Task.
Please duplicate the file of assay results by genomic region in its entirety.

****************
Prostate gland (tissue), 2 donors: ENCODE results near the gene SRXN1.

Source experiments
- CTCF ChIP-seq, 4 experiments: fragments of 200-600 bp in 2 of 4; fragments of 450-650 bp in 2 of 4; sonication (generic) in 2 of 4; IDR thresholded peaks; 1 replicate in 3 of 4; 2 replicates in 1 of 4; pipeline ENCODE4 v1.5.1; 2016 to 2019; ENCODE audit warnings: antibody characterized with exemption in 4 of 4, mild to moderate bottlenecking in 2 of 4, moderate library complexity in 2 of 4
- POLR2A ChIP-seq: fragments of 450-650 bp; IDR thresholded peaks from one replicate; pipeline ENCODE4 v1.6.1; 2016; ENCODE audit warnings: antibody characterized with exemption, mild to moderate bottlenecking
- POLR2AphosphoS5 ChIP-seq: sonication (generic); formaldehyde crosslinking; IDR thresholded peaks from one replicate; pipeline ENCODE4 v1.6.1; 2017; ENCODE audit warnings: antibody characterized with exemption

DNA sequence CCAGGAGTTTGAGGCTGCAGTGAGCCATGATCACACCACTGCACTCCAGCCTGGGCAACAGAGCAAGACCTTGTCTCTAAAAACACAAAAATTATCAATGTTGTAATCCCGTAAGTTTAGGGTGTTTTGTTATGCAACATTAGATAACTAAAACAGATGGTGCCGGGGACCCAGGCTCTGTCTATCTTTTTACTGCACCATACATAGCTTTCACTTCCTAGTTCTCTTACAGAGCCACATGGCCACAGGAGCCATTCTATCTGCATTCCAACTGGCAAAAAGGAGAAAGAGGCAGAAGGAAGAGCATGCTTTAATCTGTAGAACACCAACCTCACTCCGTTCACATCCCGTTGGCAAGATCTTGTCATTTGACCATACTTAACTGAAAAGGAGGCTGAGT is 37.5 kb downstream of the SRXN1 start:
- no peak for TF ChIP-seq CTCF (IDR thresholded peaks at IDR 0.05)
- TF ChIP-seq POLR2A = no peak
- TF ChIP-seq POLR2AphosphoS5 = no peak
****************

Prostate gland (tissue), 2 donors: ENCODE results near the gene SRXN1.

Source experiments
- CTCF ChIP-seq, 4 experiments: fragments of 200-600 bp in 2 of 4; fragments of 450-650 bp in 2 of 4; sonication (generic) in 2 of 4; IDR thresholded peaks; 1 replicate in 3 of 4; 2 replicates in 1 of 4; pipeline ENCODE4 v1.5.1; 2016 to 2019; ENCODE audit warnings: antibody characterized with exemption in 4 of 4, mild to moderate bottlenecking in 2 of 4, moderate library complexity in 2 of 4
- POLR2A ChIP-seq: fragments of 450-650 bp; IDR thresholded peaks from one replicate; pipeline ENCODE4 v1.6.1; 2016; ENCODE audit warnings: antibody characterized with exemption, mild to moderate bottlenecking
- POLR2AphosphoS5 ChIP-seq: sonication (generic); formaldehyde crosslinking; IDR thresholded peaks from one replicate; pipeline ENCODE4 v1.6.1; 2017; ENCODE audit warnings: antibody characterized with exemption

DNA sequence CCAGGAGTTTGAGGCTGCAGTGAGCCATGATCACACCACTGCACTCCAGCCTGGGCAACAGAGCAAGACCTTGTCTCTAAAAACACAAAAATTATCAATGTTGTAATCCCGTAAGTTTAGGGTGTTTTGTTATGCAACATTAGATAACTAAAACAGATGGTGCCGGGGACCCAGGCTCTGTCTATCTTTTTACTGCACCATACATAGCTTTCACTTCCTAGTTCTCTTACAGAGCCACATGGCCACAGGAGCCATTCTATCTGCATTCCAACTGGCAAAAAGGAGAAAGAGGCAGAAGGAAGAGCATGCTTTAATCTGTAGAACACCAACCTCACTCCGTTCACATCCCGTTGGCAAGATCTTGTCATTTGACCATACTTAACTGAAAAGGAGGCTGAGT is 37.5 kb downstream of the SRXN1 start:
- no peak for TF ChIP-seq CTCF (IDR thresholded peaks at IDR 0.05)
- TF ChIP-seq POLR2A = no peak
- TF ChIP-seq POLR2AphosphoS5 = no peak